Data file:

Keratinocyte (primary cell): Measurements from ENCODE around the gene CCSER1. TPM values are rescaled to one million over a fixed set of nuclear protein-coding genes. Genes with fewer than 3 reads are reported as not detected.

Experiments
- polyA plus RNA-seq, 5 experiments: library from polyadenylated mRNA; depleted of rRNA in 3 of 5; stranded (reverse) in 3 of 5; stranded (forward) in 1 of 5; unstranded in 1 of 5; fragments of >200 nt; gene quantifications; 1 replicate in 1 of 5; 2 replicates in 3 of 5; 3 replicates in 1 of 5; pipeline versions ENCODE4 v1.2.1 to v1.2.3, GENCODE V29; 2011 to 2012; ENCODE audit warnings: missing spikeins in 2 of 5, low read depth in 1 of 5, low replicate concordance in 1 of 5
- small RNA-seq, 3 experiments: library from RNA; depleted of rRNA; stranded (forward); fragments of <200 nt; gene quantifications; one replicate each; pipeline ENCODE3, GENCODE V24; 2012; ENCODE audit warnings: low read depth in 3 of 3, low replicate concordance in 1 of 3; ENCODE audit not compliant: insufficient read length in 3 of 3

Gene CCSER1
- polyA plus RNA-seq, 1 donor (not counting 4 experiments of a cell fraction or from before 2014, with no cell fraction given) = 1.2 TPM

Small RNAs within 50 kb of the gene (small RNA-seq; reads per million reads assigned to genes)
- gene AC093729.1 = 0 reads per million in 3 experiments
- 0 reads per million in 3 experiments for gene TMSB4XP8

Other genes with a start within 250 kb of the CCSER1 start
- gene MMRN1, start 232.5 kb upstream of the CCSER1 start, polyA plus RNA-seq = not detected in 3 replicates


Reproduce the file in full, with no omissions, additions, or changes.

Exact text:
Keratinocyte (primary cell): Measurements from ENCODE around the gene CCSER1. TPM values are rescaled to one million over a fixed set of nuclear protein-coding genes. Genes with fewer than 3 reads are reported as not detected.

Experiments
- polyA plus RNA-seq, 5 experiments: library from polyadenylated mRNA; depleted of rRNA in 3 of 5; stranded (reverse) in 3 of 5; stranded (forward) in 1 of 5; unstranded in 1 of 5; fragments of >200 nt; gene quantifications; 1 replicate in 1 of 5; 2 replicates in 3 of 5; 3 replicates in 1 of 5; pipeline versions ENCODE4 v1.2.1 to v1.2.3, GENCODE V29; 2011 to 2012; ENCODE audit warnings: missing spikeins in 2 of 5, low read depth in 1 of 5, low replicate concordance in 1 of 5
- small RNA-seq, 3 experiments: library from RNA; depleted of rRNA; stranded (forward); fragments of <200 nt; gene quantifications; one replicate each; pipeline ENCODE3, GENCODE V24; 2012; ENCODE audit warnings: low read depth in 3 of 3, low replicate concordance in 1 of 3; ENCODE audit not compliant: insufficient read length in 3 of 3

Gene CCSER1
- polyA plus RNA-seq, 1 donor (not counting 4 experiments of a cell fraction or from before 2014, with no cell fraction given) = 1.2 TPM

Small RNAs within 50 kb of the gene (small RNA-seq; reads per million reads assigned to genes)
- gene AC093729.1 = 0 reads per million in 3 experiments
- 0 reads per million in 3 experiments for gene TMSB4XP8

Other genes with a start within 250 kb of the CCSER1 start
- gene MMRN1, start 232.5 kb upstream of the CCSER1 start, polyA plus RNA-seq = not detected in 3 replicates